Here are a few stanzas from a thing called "The Weaver's Wife:" it is somewhat in the "John Anderson my Joe" style, but of a touching simplicity and a sufficient originality.

Our daughters are a handsome race,—

You wished them like to me ; Our sons they have their father's face,— A better cannot be ;— Oh may their lot, as our's has been, Be neither high nor low, Then happy to their graves of green Like us, at last, they"11 go !

Then let me kiss that comely cheek, Where lingers still the smile That cheer'd me, when the world was bleak, With many a pleasant wile. This hand, that trembles now in mine, The tear that fills your eye, Confess our hearts know no decline, Nor shall they till we die!

Gad meant us for each other, Will, For both our lives have run Together, and are woven still Like many threads in one !— In infancy, I mind it well, Our mothers, in their glee, Paired Willy Gray with Lucy Bell, And so it came to be.

And I recall it fresh to mind, As 'twere but yesterday, When with our little hands entwined We straggIedmiles away, And in the sun and in the ;bade, And by the river's side, We prattled, slept, and waked and played. From morn, till eventide.

From "The Miller's Treat," we extract the following sprightly stanzas. The Miller, his guests, Tag the song-smith, Ned Guager, and merry old Matt—there. is a fervour here that might have animated ROBERT B URNS.

Why, Stave, you can smell out a feast As pat as our parson a tithe ! But welcome, old lad, to the best, If hungry, and drouthy, and blithe.

Tut, man, never stand by the stair,

Nor waste time in making;a leg;

Draw hither a stool or a chair, And hang up your bat on a peg.

Come, tell us the news of the day— You're burned, and likely to know ;- The church is in danger, they say,—

The steeple was ten years ago !

More friends !—by my mill, it is Tag !— I'll swear to the darns ie his hose ;— And with him comes Matty the wag,—

I feel all the warmth of his nose!—

You're welcome, good hoys,—sit,ye down ; And now, my own Dame, spread the board ; These rashers would make Cuddy Clown Refuse to change place with a lord !

Here's Guager !—'tis he by his halt!—

Well, Teddy, how works the excise ? Whose sins are the deepest in malt?

And how are the widow's bright eyes?—

But this is no time for a word, For here comes a dish for a king ; The eggs, look, are white as a curd, The rashers still bubble and sing !

The poems on the Seasons, especially "Summer," are admirable specimens of fervent fancy and nice observation. What can be more charming than the following images, which have the strong additional merit of bringing the better times of poetry vividly before us ?-- See there are few clouds in heaven,

And the central one is riven, And the sun comes bright between

Into ether, blue and sheen,—

Like a ship by ice-isles pent, Breaking all impediment, And in glory sailing on Till its enterprise is won.'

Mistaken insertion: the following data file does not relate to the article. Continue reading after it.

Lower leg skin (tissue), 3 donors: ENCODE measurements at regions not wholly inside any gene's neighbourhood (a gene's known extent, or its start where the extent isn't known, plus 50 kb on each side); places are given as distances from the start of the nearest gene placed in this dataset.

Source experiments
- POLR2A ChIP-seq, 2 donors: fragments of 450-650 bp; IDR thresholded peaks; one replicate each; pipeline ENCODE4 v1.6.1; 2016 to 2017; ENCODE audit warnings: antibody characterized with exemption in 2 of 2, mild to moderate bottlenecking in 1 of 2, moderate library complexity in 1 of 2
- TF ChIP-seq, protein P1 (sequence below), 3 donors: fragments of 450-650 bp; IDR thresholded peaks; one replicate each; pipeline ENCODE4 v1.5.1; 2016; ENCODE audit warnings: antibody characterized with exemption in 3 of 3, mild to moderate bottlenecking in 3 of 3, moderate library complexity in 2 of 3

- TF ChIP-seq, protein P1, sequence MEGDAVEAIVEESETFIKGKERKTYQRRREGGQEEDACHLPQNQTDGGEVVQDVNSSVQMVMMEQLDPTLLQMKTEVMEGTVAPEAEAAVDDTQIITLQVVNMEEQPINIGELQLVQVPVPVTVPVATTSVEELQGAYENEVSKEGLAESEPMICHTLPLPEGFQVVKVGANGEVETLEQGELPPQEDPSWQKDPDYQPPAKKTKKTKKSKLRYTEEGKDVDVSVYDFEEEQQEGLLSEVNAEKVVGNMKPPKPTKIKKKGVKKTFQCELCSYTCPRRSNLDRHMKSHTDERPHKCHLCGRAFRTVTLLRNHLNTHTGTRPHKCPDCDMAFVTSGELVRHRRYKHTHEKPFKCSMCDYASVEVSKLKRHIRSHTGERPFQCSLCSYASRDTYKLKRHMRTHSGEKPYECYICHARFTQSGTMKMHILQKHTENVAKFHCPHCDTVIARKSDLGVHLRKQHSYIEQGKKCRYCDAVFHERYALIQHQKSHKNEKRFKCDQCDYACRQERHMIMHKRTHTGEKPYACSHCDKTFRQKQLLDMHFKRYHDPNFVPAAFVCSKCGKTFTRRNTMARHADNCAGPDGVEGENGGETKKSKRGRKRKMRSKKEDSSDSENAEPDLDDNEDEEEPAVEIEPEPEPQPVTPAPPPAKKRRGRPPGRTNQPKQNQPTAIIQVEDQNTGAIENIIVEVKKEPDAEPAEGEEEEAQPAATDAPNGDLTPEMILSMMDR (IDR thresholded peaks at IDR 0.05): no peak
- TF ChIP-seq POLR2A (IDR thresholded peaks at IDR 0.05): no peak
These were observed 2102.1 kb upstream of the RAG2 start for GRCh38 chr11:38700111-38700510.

See ! the giddy-whirling swallow Leaves alone his hidden hollow, And careers around the river On white wings lie wetteth ever. And the Lesbia-fondled sparrow

Onward darteth like an arrow

Twang'd from bow of Robin Hood.

Hark ! the proud lark fills the sky With his anthem loud and high ;- And the cuckoo in the wood Gives a voice to solitude ;- And the blackbird whistles oft In the brake by fenced croft, Which the ploughboy halts to hear, And drawing to the thicket near, Mimics long with whistle shrill Something of his sweeter skill, Then treads on with hopeless heart, Learning only, to his smart, (What is soon or late discerned), That Nature is for Art too learned !.

Loud the mighty-throated thrush Sends his voice out, with a gush, And a lengthened, liquid note Seems to rend his strained throat.

'What is good may still be mended : Thus, his first rehearsal ended, He records his song once more, Sweetening what was sweet before. Now he falls, and now he rises, Till his own car he surprises, And, elately fluttering,

Claps his many-speckled wing,—

Like a poet pleased and proud When his lyre rings so loud, That the hard-worn worldly throng Hear, and praise his lofty sung.

Hark ! the bee about our ears

Hums a tune that ever cheers,—

Like yon merry maid at labour,

Wanting neither pipe nor tuber To make music for that spirit

Which her bright heart cloth inherit,. Where her lively pulses dance Till they flush her countenance ;- Happier girl than happy bee,

May you sing thus constantly !.

Now the brooks in silence run, Lest their babbling tell the sun Where they in thick sedges hide ; For his warm and thirsty mouth Would drink them to the desert's drouth, Though they were of Nilus' tide. And the milky-breathing cow Tears the grass with frequent low;--. And the frog, no longer leaping, But in some sly hollow keeping, Which the ox made with deep heel, Hides as closely as he can, Lest the proudly-sailing swan Snatch him up for her moist meal.